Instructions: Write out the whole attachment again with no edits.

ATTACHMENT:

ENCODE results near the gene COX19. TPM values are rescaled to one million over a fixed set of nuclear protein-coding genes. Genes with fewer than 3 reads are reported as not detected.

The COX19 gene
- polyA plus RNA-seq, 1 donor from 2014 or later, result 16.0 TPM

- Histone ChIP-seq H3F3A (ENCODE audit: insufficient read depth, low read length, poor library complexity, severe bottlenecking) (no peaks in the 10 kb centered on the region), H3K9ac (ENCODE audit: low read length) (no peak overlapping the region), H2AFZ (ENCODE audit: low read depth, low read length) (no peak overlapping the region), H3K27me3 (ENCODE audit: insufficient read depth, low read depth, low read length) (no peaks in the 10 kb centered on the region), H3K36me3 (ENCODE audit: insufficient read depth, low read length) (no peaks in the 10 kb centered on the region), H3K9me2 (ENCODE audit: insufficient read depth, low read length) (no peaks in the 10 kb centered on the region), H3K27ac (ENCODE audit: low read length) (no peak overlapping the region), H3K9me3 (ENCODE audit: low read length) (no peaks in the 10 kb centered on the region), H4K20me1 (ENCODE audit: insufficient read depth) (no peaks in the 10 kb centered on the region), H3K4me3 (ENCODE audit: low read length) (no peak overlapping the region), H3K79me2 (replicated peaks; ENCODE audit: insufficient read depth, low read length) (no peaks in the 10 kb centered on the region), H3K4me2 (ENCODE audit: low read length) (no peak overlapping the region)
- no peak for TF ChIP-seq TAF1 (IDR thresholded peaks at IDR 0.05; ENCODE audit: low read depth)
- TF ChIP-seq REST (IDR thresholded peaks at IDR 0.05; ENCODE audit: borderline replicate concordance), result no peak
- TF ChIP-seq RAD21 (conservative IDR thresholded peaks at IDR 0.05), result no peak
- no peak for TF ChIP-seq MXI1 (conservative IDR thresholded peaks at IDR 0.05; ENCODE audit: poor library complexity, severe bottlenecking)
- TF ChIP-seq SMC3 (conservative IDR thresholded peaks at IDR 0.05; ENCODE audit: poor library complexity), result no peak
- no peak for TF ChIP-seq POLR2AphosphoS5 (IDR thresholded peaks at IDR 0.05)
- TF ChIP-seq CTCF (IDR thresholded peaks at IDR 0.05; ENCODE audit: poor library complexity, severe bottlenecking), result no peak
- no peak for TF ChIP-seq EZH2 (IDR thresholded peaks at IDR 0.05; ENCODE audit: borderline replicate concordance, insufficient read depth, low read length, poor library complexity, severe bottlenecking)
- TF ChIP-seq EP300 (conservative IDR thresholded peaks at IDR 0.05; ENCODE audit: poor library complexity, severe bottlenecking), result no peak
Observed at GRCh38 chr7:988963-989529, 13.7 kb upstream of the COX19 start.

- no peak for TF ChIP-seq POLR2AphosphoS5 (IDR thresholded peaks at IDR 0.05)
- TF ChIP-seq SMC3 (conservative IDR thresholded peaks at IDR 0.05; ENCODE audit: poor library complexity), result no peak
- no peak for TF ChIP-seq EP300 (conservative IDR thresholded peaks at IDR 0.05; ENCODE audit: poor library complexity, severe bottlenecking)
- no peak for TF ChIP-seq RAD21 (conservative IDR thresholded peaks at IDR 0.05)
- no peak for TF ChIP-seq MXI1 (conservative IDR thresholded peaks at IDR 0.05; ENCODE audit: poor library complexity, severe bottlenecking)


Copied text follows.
ENCODE results near the gene COX19. TPM values are rescaled to one million over a fixed set of nuclear protein-coding genes. Genes with fewer than 3 reads are reported as not detected.

The COX19 gene
- polyA plus RNA-seq, 1 donor from 2014 or later, result 16.0 TPM

- Histone ChIP-seq H3F3A (ENCODE audit: insufficient read depth, low read length, poor library complexity, severe bottlenecking) (no peaks in the 10 kb centered on the region), H3K9ac (ENCODE audit: low read length) (no peak overlapping the region), H2AFZ (ENCODE audit: low read depth, low read length) (no peak overlapping the region), H3K27me3 (ENCODE audit: insufficient read depth, low read depth, low read length) (no peaks in the 10 kb centered on the region), H3K36me3 (ENCODE audit: insufficient read depth, low read length) (no peaks in the 10 kb centered on the region), H3K9me2 (ENCODE audit: insufficient read depth, low read length) (no peaks in the 10 kb centered on the region), H3K27ac (ENCODE audit: low read length) (no peak overlapping the region), H3K9me3 (ENCODE audit: low read length) (no peaks in the 10 kb centered on the region), H4K20me1 (ENCODE audit: insufficient read depth) (no peaks in the 10 kb centered on the region), H3K4me3 (ENCODE audit: low read length) (no peak overlapping the region), H3K79me2 (replicated peaks; ENCODE audit: insufficient read depth, low read length) (no peaks in the 10 kb centered on the region), H3K4me2 (ENCODE audit: low read length) (no peak overlapping the region)
- no peak for TF ChIP-seq TAF1 (IDR thresholded peaks at IDR 0.05; ENCODE audit: low read depth)
- TF ChIP-seq REST (IDR thresholded peaks at IDR 0.05; ENCODE audit: borderline replicate concordance), result no peak
- TF ChIP-seq RAD21 (conservative IDR thresholded peaks at IDR 0.05), result no peak
- no peak for TF ChIP-seq MXI1 (conservative IDR thresholded peaks at IDR 0.05; ENCODE audit: poor library complexity, severe bottlenecking)
- TF ChIP-seq SMC3 (conservative IDR thresholded peaks at IDR 0.05; ENCODE audit: poor library complexity), result no peak
- no peak for TF ChIP-seq POLR2AphosphoS5 (IDR thresholded peaks at IDR 0.05)
- TF ChIP-seq CTCF (IDR thresholded peaks at IDR 0.05; ENCODE audit: poor library complexity, severe bottlenecking), result no peak
- no peak for TF ChIP-seq EZH2 (IDR thresholded peaks at IDR 0.05; ENCODE audit: borderline replicate concordance, insufficient read depth, low read length, poor library complexity, severe bottlenecking)
- TF ChIP-seq EP300 (conservative IDR thresholded peaks at IDR 0.05; ENCODE audit: poor library complexity, severe bottlenecking), result no peak
Observed at GRCh38 chr7:988963-989529, 13.7 kb upstream of the COX19 start.

- no peak for TF ChIP-seq POLR2AphosphoS5 (IDR thresholded peaks at IDR 0.05)
- TF ChIP-seq SMC3 (conservative IDR thresholded peaks at IDR 0.05; ENCODE audit: poor library complexity), result no peak
- no peak for TF ChIP-seq EP300 (conservative IDR thresholded peaks at IDR 0.05; ENCODE audit: poor library complexity, severe bottlenecking)
- no peak for TF ChIP-seq RAD21 (conservative IDR thresholded peaks at IDR 0.05)
- no peak for TF ChIP-seq MXI1 (conservative IDR thresholded peaks at IDR 0.05; ENCODE audit: poor library complexity, severe bottlenecking)